by Alan Watts
The English author, public speaker, and "philosophical entertainer" Alan Watts was recognised for popularising Buddhism and Eastern thoughts in the West.
In the following segment from his seminar "The Joker", Alan Watts articulates that the concept of the Joker in a story about a man who is labeled a "fool" by society. He is an outcast who is not taken seriously. However, the Joker uses his wit and humour to point out the absurdity of life and the human condition. He teaches people to not take life so seriously. In the end, the Joker's method is compared to those of the fakir, monk, yogi or guru for awakening one's consciousness.
"The joker is the card beyond role. The card that’s wild, that can be any card in the pack. It’s delivered from being a particular someone and can be an anyone. And it pops up here, and it pops up there, and it pops up here. You never know when the joker will appear.
"When the joker sees a person taking his life seriously and regarding himself as extremely important, there is something a little bit funny about it and he is inclined to get the giggles."
The Fool, The Joker and The Monk
"In some ways, the fool (or the joker) and the monk have a parallel function. The monk is a person who abandons society, he is an outlaw, only he is on the upper side rather than on the lower side. As the ordinary criminal is below caste the outlaw in the sense of the monk is an abovecast. In the time of Buddha his followers wore orange robes because those were the garments of criminals. They wore the garbs of the lower outcasts but were respected as upper outcasts. In modern society it's very difficult to be in this position."
"The worst kind of criticism is the one who pokes fun... The joker doesn't outrightly deride things, he is not a slapstick comedian, he gives people the giggles about things they thought were terribly sacred and that is extremely demoralizing."
The jester in Chase's painting, fortifying himself or "keying up" with a drink before his comic antics.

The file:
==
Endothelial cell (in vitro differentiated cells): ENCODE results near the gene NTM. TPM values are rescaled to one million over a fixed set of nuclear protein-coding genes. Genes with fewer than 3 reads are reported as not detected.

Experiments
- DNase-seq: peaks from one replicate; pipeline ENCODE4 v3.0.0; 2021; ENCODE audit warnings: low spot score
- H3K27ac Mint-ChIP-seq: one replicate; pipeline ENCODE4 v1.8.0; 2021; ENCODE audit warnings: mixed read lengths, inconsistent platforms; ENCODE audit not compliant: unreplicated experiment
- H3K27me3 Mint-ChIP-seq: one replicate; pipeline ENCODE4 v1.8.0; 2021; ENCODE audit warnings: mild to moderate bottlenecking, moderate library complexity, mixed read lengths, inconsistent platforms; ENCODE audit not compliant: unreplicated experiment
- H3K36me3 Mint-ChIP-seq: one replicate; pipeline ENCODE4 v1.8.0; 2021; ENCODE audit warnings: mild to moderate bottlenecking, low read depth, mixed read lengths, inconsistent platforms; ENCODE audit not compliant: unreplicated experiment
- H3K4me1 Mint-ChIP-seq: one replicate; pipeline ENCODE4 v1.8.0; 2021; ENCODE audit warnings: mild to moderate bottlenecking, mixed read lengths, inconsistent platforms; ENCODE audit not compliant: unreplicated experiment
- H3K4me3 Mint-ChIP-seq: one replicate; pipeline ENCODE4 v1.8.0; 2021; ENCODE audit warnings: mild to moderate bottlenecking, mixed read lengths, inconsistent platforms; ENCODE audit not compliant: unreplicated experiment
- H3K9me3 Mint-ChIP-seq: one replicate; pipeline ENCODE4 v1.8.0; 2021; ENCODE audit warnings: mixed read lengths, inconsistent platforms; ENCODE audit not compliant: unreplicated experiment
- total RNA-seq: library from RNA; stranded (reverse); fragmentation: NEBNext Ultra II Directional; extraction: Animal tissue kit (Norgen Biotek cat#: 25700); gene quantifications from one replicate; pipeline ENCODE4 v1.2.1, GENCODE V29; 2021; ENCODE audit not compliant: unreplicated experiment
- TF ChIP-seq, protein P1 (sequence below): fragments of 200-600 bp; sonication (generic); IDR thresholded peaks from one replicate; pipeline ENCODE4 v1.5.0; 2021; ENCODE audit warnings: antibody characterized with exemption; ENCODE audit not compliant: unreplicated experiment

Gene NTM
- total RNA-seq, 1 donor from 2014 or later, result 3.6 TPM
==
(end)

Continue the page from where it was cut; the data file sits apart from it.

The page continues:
"The Fool's standpoint is that all social institutions are games. He sees the whole world as game playing. That's why, when people take their games seriously and take on stern and pious expressions the Fool gets the giggles because he knows that it is all a game. Not a 'mere game' or mere entertainment, but it is not frivolous.Read the full transcript here►
The World of Jokers
In many cases the jokers are removed and binned by the players. Amateur poker schools will often open a new deck, throw the jokers in the bin, and then play with the deck. However, some are undoubtedly removed by joker collectors who later on may well sell the jokers separately.
John Waddington Ltd, Leeds & London, (c.1922-1995)
De la Rue, London, (1832-1969)
During the 1940s and 1950s, Waddington's were printing De la Rue and Goodall cards as well as their own. Each pack was manufactured with the ace of spades of each maker on the sheet, but with the same courts and jokers, so that packs could be made up for each firm and sold under their respective brand names (e.g. 'Crown', 'Viceroy' or 'No.1').
Mardon, Son & Hall, Bristol, (c1930-35)
Porterprint, Jarvis Porter, (c1935-70)
Simon Wintle, (1987)
Woodpecker Press Ltd., (c1988-89)
Games & Print Services, Essex, (1997-2001)
Richard Edward Ltd, London, (1997-2001)
Catherine Kelly, Dublin, (1999)
Member since February 01, 1996
Founder and editor of the World of Playing Cards since 1996. He is a former committee member of the IPCS and was graphics editor of The Playing-Card journal for many years. He has lived at various times in Chile, England and Wales and is currently living in Extremadura, Spain. Simon's first limited edition pack of playing cards was a replica of a seventeenth century traditional English pack, which he produced from woodblocks and stencils.
A limited edition art print of the Jack of Clubs 1984 woodblock joker.
A limited edition art print of the King of Diamonds 1984 woodblock joker.
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